Reagan’s first EPA administrator, Anne Gorsuch Burford, resigned amid a scandal involving administration of the Superfund program for cleaning up toxic waste sites. Reagan appointed Ruckelshaus to succeed her and to try to restore trust in the agency.

The Times’ summary of his second service as EPA administrator:

Mr. Ruckelshaus stabilized the agency, restored professional management and subdued the scandals. But he was unable to rebuild the budget, and many E.P.A. initiatives were mired in court or stifled by Congress or business interests supported by the administration.

Ruckelshaus left the Reagan administration in 1985 to go into law and business. He was chief executive of Houston-based Browning-Ferris Industries, then a leading waste-handling company, from 1988 to 1995. During the company’s expansion into New York City under his leadership, Ruckelshaus helped prosecutors obtain indictments in a probe of Mafia involvement in garbage collection there.

Engaging with climate

Climate change was not yet a prominent issue when Ruckelshaus led the EPA in the 1970s and 1980s, but he joined the growing debate about it with a New York Times column in 2013.

In that op-ed, Ruckelshaus and three other former EPA administrators in Republican administrations – Lee Thomas (Reagan), William Reilly (George H.W. Bush) and Christine Todd Whitman (George W. Bush) – declared the U.S. “must move now on substantive steps to curb climate change.”

Ruckelshaus in 2010

A carbon tax is a better way to reduce climate-disrupting pollution but congressionally unachievable, so then-President Barack Obama’s Clean Power Plan regulations to limit emissions from electricity production deserved support, they argued.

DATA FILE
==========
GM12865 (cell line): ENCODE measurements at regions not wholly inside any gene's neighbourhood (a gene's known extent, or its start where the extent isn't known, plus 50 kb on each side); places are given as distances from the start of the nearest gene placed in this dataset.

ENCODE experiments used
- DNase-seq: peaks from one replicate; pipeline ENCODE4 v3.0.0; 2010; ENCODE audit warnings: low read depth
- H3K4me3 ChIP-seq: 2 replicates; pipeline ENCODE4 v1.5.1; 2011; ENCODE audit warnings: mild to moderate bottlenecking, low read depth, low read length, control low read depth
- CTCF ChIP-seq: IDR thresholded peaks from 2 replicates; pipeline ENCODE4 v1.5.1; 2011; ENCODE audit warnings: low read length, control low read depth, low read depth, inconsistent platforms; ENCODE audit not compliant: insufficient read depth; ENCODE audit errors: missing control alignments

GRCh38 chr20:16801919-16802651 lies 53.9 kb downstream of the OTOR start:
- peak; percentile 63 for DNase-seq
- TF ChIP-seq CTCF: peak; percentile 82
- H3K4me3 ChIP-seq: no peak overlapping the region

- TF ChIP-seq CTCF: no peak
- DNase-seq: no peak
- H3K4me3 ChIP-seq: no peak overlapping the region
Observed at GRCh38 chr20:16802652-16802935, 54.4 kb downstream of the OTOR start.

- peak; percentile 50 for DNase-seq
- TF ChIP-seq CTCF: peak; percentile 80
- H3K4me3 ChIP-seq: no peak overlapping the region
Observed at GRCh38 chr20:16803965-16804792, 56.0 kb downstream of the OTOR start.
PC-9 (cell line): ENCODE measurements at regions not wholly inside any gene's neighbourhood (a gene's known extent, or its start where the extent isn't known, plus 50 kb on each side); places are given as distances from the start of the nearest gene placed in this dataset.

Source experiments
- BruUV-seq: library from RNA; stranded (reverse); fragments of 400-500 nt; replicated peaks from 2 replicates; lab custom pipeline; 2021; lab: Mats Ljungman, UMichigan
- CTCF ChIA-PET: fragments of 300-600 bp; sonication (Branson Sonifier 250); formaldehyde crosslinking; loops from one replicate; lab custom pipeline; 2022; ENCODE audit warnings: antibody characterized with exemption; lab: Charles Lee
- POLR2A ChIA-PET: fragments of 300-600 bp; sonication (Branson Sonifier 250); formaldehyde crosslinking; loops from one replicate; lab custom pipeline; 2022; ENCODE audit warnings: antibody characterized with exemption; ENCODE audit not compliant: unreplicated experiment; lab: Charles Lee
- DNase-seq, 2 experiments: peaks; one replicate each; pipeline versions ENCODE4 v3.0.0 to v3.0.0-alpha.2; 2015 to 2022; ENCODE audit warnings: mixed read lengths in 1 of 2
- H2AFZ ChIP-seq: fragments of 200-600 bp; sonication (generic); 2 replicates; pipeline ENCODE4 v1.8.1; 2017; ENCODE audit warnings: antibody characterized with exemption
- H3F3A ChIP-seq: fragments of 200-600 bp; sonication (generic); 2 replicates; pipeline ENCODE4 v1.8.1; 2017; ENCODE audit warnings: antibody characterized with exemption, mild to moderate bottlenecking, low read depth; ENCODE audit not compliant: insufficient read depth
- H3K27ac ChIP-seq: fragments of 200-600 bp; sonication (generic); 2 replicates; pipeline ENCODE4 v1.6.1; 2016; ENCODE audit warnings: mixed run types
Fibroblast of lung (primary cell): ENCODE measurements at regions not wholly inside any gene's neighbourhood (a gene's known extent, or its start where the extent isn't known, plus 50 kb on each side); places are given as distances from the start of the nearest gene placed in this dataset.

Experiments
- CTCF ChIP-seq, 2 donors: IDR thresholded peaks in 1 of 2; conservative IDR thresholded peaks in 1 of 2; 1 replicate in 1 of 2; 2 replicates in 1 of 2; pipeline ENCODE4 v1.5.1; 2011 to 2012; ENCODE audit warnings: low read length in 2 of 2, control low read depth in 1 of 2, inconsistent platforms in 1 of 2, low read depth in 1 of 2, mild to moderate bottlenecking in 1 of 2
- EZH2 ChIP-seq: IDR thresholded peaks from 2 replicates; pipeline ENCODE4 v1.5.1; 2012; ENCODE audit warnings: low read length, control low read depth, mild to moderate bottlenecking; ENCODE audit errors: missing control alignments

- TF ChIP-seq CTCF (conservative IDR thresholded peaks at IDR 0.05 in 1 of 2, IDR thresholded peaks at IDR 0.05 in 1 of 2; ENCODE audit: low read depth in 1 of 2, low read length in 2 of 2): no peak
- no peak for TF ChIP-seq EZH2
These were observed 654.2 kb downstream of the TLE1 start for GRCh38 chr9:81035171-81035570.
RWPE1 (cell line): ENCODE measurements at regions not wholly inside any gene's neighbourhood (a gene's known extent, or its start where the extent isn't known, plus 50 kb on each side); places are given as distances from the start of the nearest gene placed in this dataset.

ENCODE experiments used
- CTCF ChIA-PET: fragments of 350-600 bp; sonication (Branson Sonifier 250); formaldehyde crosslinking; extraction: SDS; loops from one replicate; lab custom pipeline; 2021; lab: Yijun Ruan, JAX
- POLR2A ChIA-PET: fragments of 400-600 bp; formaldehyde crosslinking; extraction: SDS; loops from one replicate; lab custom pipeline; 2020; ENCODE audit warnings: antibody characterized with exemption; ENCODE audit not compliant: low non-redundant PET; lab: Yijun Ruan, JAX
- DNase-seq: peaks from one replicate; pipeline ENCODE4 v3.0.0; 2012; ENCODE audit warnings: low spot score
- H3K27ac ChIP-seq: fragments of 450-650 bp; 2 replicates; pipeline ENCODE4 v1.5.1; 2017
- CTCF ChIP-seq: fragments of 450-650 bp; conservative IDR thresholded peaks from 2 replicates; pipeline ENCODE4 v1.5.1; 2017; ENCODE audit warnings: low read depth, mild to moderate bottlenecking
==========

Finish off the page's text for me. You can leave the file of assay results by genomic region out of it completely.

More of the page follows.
Obama awarded Ruckelshaus the Presidential Medal of Freedom in 2015, saying “he reminds us how noble public service can be. And our air and water is cleaner and our lives are brighter because of him.”

Few Republican office-holders agreed with Ruckelshaus’ and the other Republican former EPA chiefs about Obama’s Clean Power Plan, however. Trump has jettisoned its power-plant regulations, along with other climate-protection measures launched by Obama, consistent with his outspoken hostility to climate science and opposition to climate action.

In 2016, unhappy about their own party’s path on environmental issues, Republicans Ruckelshaus and Reilly jointly endorsed Democrat Hillary Clinton over Trump for president. They explained that climate change is “the singular health and environmental threat to the world today,” decried Trump’s “profound ignorance of science and of the public health issues embodied in our environmental laws,” and said Clinton was “committed to reasonable, science-based policy.”